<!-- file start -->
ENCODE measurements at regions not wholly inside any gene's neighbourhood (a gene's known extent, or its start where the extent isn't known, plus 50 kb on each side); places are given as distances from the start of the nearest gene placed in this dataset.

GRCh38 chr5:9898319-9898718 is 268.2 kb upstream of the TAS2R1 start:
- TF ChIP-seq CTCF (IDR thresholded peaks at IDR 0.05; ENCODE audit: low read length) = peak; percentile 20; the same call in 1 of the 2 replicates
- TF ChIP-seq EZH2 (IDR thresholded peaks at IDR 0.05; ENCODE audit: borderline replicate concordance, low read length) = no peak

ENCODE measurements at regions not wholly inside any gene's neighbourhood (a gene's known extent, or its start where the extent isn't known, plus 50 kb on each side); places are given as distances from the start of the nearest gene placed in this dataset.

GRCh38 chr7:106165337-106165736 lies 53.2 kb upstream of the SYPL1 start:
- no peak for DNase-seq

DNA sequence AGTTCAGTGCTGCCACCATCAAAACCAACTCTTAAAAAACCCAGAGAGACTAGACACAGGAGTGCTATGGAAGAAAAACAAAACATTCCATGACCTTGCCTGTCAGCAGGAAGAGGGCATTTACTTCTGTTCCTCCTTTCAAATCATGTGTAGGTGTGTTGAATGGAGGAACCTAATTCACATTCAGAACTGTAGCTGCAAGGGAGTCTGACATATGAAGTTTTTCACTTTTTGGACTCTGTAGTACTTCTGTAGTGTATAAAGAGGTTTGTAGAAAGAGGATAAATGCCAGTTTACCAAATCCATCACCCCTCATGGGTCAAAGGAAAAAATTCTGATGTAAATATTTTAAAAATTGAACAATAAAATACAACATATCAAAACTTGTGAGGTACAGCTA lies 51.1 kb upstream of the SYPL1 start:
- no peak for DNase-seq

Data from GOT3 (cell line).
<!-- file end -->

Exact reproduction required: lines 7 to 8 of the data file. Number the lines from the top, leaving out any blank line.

- no peak for DNase-seq

DNA sequence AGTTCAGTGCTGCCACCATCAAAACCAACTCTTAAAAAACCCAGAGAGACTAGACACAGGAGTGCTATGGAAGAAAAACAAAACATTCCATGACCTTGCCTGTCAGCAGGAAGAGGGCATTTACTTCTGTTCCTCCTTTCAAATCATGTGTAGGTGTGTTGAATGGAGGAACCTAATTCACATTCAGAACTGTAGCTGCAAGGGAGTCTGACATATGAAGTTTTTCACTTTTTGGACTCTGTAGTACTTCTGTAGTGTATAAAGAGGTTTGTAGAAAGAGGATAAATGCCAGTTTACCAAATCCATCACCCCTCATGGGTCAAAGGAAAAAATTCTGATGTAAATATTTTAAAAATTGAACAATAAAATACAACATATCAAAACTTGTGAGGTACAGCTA lies 51.1 kb upstream of the SYPL1 start: